A little warning about testing old PE pipe. Be sure to find some pressure rating of the pipe. Whatever the working pressure of the pipe is, test it to no more than that. Less is safer and better. Nothing excessive. If it is connected to a boiler that has a 30# relief system pressure, test it to 30#. If the pipe is 100' down, don't worry because the outside water pressure will be higher on the outside of the pipe than the inside. If you exceed the rated pressure of the poly pipe, it can split. There is a lot of 30-40 year old Poly pipe that is defective and will split with cracks so small, you can't see the cracks.
When the pipe is in operation with (say) a 12# operating pressure, the internal pressure of the pipe will be much higher than 12# at 100' below the surface, but it will only be 12# higher than the outside pressure. Whatever test pressure you choose, leave it full of air for 24 to 48 hours. If the pressure drops appreciably, you probably have a leak. It may go up or down because of temperature changes. Just be very careful to not over pressurize it. If per chance it is 100# pipe, it is very easy to blow it. Irrigation installers use 80# poly pipe. That stuff REALLY blows.
Long PipeI would make sure I got paid to do these calcs. An engineer would, why shouldn't you?
I have found the method that Mark described to be quite effective in the past. If you want to take it a step further, grab a cheap electric boiler, spa heater, or something of that sort. Hook it up and monitor the supply and return temps. You already figured out the flow rate so it is an easy matter, at this point to accurately calculate the btu dissipation rate from the loop. It will give you a good point to start. You would have to extrapolate to compensate for seasonal changes and heat saturation.
Livin' In The Third World:That may be so.
I had a electronic thermometer with three test leads. You could test three things at once. Just not all at once. Where I worked, having Shade Tree mechanical abilities could be a must. I once had some ME/Rep tell me that I was incapable of changing the shaft seal on a booster pump. But he would come down with a mechanic (2 people) and change it. Minimum charge of 8 hours at $150.00 each, plus the part. I told him that unless he was born before 1943, I had probably been changing pump seals before he knew what a pump was. I changed it in 2 hours.
Engineers were the same.
In some varying form, I would have put a garden hose into a 5 gallon bucket, with my handy pump pumping in to the PE lake loop. With a 5 gallon bucket on the outlet. I would time the filling of the 5 gallon outlet bucket and determine how many GPM/GPH it was filling the bucket and computed how many # of water flowed into the bucket. I would have measured the sill cock water temperature going into the first bucket and the temperature of the water coming out of the lake to determine the differential. A third world calculation to figure out how many cooling BTU's are available. You could probably cool and de-humidify the building with the lake water for a large part of the year. Its my experience with engineers that if you have done your homework well, the engineer will take your figures, agree with your methodology, and get someone else to do the job so they can get a big cut out of the job. Leaving you watching someone else make a mess out of what you had carefully planned.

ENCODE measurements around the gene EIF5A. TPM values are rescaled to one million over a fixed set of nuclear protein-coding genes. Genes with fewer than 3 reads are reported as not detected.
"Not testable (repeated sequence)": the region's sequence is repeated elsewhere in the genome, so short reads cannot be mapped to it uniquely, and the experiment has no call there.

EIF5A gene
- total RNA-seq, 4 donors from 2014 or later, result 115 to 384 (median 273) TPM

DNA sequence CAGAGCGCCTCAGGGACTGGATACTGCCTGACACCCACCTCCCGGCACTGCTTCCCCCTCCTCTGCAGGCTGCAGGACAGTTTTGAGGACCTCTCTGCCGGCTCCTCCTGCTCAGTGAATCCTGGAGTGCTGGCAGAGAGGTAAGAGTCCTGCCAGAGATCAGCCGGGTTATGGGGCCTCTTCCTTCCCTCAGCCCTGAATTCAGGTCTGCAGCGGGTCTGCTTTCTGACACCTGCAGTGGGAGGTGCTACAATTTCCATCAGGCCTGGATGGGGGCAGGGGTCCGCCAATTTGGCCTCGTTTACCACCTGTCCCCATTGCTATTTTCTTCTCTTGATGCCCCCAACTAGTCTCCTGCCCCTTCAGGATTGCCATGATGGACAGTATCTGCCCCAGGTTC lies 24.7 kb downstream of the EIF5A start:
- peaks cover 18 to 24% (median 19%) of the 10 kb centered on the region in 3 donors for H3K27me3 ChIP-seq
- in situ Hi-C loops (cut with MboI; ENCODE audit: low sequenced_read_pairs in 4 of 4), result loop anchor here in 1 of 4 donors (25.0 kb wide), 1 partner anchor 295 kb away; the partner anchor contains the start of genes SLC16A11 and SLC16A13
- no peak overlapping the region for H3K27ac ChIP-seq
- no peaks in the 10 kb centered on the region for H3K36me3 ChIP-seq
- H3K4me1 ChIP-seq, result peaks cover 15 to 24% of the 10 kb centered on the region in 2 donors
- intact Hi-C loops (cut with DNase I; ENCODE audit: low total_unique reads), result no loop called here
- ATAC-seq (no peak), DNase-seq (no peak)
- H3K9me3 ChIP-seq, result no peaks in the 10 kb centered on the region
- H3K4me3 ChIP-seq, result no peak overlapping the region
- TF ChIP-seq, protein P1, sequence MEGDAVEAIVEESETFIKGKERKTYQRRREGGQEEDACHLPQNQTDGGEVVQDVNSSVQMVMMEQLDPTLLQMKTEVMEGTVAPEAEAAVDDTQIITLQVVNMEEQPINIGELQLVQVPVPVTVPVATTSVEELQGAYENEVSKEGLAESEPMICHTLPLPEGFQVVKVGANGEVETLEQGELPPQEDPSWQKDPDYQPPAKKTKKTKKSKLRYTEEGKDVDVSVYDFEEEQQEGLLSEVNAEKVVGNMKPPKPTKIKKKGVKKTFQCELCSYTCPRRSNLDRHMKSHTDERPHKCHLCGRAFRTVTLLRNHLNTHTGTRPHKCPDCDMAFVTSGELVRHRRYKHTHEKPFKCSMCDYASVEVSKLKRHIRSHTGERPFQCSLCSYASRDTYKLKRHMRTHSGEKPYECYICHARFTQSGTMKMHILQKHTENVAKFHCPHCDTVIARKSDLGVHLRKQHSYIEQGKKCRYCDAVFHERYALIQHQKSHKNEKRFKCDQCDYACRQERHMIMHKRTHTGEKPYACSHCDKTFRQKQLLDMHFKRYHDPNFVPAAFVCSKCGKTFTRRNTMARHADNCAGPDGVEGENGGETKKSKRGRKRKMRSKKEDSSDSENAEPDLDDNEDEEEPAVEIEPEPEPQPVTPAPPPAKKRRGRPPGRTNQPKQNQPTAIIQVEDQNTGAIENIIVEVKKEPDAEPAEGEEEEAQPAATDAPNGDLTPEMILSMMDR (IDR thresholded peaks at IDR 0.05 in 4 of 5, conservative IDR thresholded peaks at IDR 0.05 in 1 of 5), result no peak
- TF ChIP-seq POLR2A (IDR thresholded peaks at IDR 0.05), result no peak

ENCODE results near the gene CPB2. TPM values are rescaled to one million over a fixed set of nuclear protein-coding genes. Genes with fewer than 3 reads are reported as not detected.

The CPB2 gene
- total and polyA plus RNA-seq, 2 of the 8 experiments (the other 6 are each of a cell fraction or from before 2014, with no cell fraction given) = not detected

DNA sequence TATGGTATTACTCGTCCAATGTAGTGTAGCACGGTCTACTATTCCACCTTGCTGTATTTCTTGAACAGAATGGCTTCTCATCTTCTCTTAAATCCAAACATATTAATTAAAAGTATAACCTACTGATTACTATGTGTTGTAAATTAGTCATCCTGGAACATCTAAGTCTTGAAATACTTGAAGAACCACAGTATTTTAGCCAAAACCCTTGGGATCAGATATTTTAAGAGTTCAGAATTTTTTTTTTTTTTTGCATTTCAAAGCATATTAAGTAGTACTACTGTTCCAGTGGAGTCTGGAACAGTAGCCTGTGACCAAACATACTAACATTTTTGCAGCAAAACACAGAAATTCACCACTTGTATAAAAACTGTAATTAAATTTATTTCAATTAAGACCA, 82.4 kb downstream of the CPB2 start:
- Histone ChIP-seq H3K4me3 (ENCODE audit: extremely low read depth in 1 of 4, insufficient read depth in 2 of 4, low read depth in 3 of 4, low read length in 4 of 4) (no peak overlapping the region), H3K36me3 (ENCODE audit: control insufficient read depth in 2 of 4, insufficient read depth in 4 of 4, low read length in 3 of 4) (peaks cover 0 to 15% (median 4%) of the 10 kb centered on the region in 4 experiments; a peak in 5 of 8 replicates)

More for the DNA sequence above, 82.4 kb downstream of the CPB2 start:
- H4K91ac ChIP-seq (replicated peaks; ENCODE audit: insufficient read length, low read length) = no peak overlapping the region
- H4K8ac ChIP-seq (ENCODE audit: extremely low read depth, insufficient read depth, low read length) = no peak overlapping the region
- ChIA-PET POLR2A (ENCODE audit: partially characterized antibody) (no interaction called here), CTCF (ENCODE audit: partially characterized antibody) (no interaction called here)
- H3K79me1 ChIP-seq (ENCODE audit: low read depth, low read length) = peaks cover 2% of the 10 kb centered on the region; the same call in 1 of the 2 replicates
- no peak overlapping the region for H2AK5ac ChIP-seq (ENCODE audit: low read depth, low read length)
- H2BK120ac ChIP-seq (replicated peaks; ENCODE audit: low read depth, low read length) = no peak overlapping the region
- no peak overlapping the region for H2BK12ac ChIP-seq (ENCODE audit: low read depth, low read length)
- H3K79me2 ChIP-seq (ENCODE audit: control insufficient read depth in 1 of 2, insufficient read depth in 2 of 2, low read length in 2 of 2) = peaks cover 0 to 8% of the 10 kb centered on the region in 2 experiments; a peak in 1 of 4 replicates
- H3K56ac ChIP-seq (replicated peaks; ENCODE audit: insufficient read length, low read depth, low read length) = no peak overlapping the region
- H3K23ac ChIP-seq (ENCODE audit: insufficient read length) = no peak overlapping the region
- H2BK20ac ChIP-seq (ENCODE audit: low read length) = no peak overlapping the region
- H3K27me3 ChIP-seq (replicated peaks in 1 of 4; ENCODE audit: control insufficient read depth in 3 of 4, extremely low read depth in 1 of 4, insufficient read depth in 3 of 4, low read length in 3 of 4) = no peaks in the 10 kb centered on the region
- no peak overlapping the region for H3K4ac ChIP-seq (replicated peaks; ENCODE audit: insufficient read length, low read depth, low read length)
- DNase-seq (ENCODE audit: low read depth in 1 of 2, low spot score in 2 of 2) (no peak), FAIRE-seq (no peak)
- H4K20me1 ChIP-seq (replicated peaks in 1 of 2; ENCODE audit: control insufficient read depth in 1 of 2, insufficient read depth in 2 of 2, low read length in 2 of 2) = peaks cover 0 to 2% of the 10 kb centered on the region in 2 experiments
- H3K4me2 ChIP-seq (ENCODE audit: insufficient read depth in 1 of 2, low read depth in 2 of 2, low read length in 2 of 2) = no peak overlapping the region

That Rep/ME? He had installed the booster pump system. The street pressure in the building going in to the pumps was 67#. It was boosted up to 135#. The whole potable water system in the public building was running at 135#, no matter what was run. The pumps were installed without a service by-pass so you could take the whole system out of the loop. With the pumps turned off, there was no pressure drop in the building and it still maintained over 60# flowing pressure THROUGH THE RESTRICTION OF THE PUMPS.
Those of us who learned to keep our tools out of the hot sun and in the shade of the tree, would never do that. That's not even code.
next questionLet's say I have a viable pipe that holds pressure and gives me cool water. What distribution method should I use. I have an existing ducted heat pump & Air handler. What if I put a water coil on the return duct just before the air handler, to pre condition the air. What would the outcome be?
Not so hot.The outcome of placing the coil in the return duct would more than likely reduce the but output of the AC unit. If you have abnormally high return air Temps and the coil doesn't bring the temp below 70, it would be viable. Parallel would be better, but only if the duct supports the increased air volume which it probably doesn't. Another option would be to use remote terminal units. They make some to use with water that look just like a wall mount minisplit head. Strategically placed, these could prove to be the cats pajamas, in your situation.
Long & Short:Just for thoughts because I know not about such things.
If the HX for the lake cooled water was in the return duct, before the AH, which I am assuming is a heat/AC AH, the A-Coil would provide some restriction (bad) but could collect condensation if it was forming from the cooler air stream (good). But my main point is that if you get sufficient cooling from the lake in the Spring and fall, you may not even need to run the normal AC because the lake might give you enough cooling BTU's. You could cool the whole building with the lake. How cool (no pun intended) would that be? People put hot air duct boosters from wood stoves to heat. Why not the same with cold air?
If there are no records, trot/row out on the lake now and find out the surface temperature at the top of the lake and the bottom of the kale. It will be colder at the bottom at this time of year. In a month or so, the water temperature will be rapidly cooling. It is still colder at the bottom. When ice forms and the entire lake is covered with ice, the bottom of the lake will be 39 degrees. If it isn't, the lake isn't on the earth we live on. If you or someone does all this, you can have a pretty good idea of the amount of available cooling water in the lake loop.